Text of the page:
A cancer diagnosis is a devastating thing, which can spread tumour-like into every aspect of a patient’s life. As well as the physical effects, the disease can eat away at everything from jobs to relationships.
The damage that cancer treatments can do to fertility is one of the most painful aspects for many people.
High dose chemotherapy and radiotherapy can cause temporary or permanent infertility, leaving many with the devastating realisation that the treatment which could save their lives could destroy any chance of having children.
It becomes even more complex with child patients, as if young boys and girls are given these treatments before they reach puberty, it can remove any chance of fertility before it starts.
Researchers from Edinburgh University have spent the best part of 20 years trying to restore fertility to cancer patients.
All of those hours in the lab has resulted in the recent announcement that a healthy baby boy had been born to a woman whose ovarian tissue had been frozen more than a decade before.
The woman, who has not been named, decided to have a section of her ovary frozen after she was diagnosed with a rare form of kidney cancer in her 20s.
Doctors re-implanted the tissue last year and she was able to give birth naturally.
Not everyone wants to have a child but for those who do, this advance offers an extraordinary glimmer of hope.
The breakthrough would not have been possible without the extraordinary foresight of scientists who encouraged women to start freezing their ovarian tissue in the 1990s, despite not yet knowing how on earth they were going to successfully implant this back into the womb.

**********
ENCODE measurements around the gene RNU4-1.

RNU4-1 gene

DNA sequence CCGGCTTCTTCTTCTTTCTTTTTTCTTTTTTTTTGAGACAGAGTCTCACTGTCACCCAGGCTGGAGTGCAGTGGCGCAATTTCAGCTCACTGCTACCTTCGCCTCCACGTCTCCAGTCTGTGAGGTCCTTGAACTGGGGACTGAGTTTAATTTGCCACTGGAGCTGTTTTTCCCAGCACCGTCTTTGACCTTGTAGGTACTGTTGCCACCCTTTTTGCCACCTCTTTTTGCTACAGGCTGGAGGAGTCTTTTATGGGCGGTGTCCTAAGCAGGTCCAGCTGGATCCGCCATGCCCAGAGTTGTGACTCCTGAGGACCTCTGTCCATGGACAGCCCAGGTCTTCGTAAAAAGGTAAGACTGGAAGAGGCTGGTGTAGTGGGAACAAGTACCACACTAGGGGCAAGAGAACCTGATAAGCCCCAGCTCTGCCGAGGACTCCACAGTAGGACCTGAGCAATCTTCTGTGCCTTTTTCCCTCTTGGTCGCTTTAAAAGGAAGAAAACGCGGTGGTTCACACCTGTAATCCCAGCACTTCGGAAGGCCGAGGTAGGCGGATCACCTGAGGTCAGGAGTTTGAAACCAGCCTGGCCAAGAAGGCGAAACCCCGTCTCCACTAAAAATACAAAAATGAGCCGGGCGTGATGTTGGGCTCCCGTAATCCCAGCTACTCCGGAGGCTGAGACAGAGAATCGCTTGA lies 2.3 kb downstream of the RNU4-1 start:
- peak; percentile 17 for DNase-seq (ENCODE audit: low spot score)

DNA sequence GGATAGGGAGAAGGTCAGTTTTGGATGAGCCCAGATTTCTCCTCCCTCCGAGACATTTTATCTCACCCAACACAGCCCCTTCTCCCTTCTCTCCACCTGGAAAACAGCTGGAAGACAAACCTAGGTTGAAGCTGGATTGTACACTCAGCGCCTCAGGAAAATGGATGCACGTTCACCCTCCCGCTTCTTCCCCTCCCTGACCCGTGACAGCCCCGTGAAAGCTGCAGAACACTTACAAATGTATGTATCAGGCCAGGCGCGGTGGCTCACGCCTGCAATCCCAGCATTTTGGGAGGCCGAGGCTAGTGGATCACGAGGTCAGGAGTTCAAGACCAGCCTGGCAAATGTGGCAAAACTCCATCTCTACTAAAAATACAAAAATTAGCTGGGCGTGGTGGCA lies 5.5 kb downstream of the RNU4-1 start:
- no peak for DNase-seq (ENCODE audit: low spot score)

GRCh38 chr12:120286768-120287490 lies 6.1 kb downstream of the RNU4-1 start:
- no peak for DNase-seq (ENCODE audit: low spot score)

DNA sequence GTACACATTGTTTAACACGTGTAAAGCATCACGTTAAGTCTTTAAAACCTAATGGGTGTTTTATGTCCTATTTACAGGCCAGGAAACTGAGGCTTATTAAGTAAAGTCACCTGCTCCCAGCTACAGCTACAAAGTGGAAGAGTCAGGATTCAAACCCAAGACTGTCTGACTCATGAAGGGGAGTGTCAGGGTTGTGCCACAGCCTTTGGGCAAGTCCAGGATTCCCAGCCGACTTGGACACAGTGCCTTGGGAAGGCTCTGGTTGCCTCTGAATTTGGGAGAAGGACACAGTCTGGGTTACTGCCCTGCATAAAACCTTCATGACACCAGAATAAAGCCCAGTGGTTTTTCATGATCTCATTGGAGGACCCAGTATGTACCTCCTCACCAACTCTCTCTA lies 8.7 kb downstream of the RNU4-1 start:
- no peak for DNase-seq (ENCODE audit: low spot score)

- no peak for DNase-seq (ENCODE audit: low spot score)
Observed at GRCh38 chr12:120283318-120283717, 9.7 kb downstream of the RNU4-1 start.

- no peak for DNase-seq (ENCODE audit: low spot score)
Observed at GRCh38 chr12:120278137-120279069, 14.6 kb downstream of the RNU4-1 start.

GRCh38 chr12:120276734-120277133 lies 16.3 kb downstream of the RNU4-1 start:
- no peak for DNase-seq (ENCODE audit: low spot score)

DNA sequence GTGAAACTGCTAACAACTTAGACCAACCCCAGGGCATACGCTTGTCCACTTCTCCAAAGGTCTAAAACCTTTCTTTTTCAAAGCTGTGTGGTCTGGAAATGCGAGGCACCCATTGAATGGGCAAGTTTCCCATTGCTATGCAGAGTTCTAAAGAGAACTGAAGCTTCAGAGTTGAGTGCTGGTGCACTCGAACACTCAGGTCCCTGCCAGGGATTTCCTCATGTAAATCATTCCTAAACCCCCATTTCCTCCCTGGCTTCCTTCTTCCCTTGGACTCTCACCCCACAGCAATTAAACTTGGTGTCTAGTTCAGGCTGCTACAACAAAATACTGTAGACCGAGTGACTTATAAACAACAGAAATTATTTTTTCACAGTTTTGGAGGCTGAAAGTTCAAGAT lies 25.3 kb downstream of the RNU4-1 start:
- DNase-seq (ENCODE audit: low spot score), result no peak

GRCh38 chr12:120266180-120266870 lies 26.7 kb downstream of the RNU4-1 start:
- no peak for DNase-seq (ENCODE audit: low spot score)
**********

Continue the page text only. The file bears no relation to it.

Impressive medical advances made since then have meant that this woman could become a mother despite going through the menopause when she was in her 20s due to her cancer treatment.
It is very encouraging that scientists are now hoping to replicate this progress with boys by freezing testicular tissue in children as young as a year old.
Restoring fertility is men is more challenging than in women as prepubescent boys are not yet able to produce sperm.
But lead scientist Dr Rod Mitchel insisted he was confident that the science will catch up over the next 20 years to allow this generation of boys to become fathers.
A six-year-old boy from Aberdeen, known only as Charlie, has become one of the first patients to undergo the procedure after he was diagnosed with a brain tumour.
It must have been a difficult decision for his patients to take and parents must be supported to ensure they are fully appraised of the risks and services available to them.
But what a chance this child has been given to lead a life beyond his cancer diagnosis.
Ethical concerns will always be raised around fertility treatments but the Scottish Council on Human Bioethics suggested that no issues were presented if the tissue implanted is the patient’s own.
Of course there will be questions as the treatment develops but for now this announcement should be celebrated, not just as a tremendous scientific advance but as a spark of hope for people who have come so close to losing everything.